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prairie dropwort, queen-of-the-prairie

meadow dropwort, meadowsweet, queen of the meadow

Habit Plants strongly rhizomatous, forming irregular patches, 12–25 dm. Plants cespitose, 12–17 dm.

horizontal, thin, 2.5–3 mm wide, internodes 3–7 cm;

root tubers absent.

horizontal, stout, 5–10 mm wide, internodes 1–2 cm;

root tubers absent.



sparsely curly-puberulous distally or glabrous.


basal 1 or 2, deciduous by flowering;

stipules ovate to elliptic, 1–1.5 cm, base auriculate;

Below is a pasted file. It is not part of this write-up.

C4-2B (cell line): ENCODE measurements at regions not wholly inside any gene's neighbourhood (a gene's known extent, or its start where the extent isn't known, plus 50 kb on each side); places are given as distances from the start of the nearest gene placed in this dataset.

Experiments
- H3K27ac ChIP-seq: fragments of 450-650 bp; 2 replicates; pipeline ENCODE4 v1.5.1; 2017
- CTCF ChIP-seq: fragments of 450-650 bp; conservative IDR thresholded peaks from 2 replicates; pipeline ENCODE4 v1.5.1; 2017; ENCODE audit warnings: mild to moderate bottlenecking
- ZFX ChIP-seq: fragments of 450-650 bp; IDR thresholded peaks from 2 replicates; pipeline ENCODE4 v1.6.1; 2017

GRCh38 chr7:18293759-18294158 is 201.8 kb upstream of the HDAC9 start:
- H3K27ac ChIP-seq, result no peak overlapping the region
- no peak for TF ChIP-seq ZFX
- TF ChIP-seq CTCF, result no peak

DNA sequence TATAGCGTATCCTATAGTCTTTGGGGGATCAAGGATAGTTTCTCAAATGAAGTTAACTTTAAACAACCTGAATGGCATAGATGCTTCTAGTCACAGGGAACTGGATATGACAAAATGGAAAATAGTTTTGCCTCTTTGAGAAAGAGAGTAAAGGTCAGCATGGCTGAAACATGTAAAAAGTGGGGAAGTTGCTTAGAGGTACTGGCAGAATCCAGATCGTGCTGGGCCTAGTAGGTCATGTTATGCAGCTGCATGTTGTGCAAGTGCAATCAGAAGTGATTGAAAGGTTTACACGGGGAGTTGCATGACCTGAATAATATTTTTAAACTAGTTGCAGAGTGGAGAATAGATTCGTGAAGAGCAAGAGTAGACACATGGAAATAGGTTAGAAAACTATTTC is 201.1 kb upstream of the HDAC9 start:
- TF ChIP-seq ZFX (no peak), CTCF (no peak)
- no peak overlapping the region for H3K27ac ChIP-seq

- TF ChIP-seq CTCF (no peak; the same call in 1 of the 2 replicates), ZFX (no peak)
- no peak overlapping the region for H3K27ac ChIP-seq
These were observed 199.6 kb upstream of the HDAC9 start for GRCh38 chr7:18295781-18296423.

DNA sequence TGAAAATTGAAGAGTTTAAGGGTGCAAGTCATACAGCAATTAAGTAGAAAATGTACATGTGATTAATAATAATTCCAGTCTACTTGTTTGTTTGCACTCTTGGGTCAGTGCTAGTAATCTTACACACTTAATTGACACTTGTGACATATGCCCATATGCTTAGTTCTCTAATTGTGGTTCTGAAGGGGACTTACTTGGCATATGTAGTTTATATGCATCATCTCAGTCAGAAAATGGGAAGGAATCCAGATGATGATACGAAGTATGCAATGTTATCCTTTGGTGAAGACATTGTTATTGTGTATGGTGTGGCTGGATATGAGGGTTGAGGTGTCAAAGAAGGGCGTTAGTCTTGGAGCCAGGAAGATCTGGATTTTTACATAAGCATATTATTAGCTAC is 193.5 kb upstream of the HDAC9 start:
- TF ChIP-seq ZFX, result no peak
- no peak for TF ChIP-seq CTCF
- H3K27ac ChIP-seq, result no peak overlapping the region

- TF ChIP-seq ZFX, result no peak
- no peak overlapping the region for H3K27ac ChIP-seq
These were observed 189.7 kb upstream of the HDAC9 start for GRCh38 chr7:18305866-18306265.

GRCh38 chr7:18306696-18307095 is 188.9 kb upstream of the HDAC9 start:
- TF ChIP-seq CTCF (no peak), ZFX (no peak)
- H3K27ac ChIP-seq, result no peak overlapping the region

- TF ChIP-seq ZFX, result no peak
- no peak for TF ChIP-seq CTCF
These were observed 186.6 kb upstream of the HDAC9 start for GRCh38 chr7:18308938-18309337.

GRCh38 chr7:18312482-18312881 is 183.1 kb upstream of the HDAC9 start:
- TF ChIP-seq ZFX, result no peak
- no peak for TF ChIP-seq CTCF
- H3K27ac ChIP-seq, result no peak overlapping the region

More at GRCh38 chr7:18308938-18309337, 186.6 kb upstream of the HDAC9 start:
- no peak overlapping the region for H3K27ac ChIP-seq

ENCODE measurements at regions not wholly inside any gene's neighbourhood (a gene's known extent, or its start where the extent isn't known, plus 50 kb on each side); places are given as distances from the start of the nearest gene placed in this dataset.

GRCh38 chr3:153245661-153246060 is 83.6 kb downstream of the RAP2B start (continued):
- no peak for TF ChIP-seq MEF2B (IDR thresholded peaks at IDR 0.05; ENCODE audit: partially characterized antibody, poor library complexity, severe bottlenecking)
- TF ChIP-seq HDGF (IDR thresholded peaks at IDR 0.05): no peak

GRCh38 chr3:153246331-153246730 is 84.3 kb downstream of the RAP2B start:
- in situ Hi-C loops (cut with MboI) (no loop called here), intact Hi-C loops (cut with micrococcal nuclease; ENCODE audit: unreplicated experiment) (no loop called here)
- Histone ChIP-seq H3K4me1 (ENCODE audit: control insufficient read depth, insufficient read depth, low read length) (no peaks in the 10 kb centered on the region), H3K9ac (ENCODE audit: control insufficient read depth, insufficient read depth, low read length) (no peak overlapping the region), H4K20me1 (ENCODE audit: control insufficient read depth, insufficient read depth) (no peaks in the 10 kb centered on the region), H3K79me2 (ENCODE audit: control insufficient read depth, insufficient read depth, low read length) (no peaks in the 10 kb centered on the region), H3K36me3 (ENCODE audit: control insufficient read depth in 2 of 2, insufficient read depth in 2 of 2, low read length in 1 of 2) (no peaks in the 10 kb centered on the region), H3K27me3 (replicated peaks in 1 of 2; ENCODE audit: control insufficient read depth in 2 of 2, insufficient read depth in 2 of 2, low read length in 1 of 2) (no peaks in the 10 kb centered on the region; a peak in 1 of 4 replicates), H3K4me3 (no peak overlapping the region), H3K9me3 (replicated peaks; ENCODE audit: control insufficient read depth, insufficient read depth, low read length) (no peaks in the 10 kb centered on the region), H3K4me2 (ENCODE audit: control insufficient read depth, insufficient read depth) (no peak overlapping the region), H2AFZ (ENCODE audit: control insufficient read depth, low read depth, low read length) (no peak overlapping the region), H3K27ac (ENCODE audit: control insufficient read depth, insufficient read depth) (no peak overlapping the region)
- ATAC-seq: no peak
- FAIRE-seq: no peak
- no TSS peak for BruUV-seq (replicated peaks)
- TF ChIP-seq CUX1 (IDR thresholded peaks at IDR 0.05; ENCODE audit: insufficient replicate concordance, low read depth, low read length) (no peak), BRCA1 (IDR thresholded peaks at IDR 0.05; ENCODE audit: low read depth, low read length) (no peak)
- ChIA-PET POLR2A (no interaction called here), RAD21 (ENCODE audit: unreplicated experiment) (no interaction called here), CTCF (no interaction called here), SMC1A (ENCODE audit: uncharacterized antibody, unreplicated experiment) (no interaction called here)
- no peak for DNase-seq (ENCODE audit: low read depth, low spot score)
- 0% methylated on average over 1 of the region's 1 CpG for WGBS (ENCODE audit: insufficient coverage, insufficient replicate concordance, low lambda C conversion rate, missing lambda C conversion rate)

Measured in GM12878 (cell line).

lateral leaflets in 1–5 pairs, remote, ovate to elliptic, to 9 cm, palmately 2–3-lobed, lobes lanceolate, margins serrate or doubly serrate;

terminal leaflets round, 10–15 cm diam., palmately 7–9-lobed, lobes oblanceolate to lanceolate, margins doubly serrate, apex acute to acuminate, surfaces hairy at least on veins, hairs appressed, straight, short, 0.5 mm, or adaxial glabrous.

basal 1 or 2, deciduous by flowering;

stipules ovate, 0.6–1 cm, base auriculate;

lateral leaflets in 2–4 pairs, remote, with smaller intermediate leaflets between them, ovate to elliptic, 2–6 cm, margins doubly serrate;

terminal leaflets round, 3–7 cm diam., palmately 3–5-lobed, lobes ovate to lanceolate, margins doubly serrate, apex acute to acuminate, surfaces hairy at least on nerves, hairs appressed, straight to curly, short, or abaxial grayish tomentose.



branches and pedicels glabrous.


branches and pedicels glabrous or tomentose to tomentulose.


hypanthium slightly concave;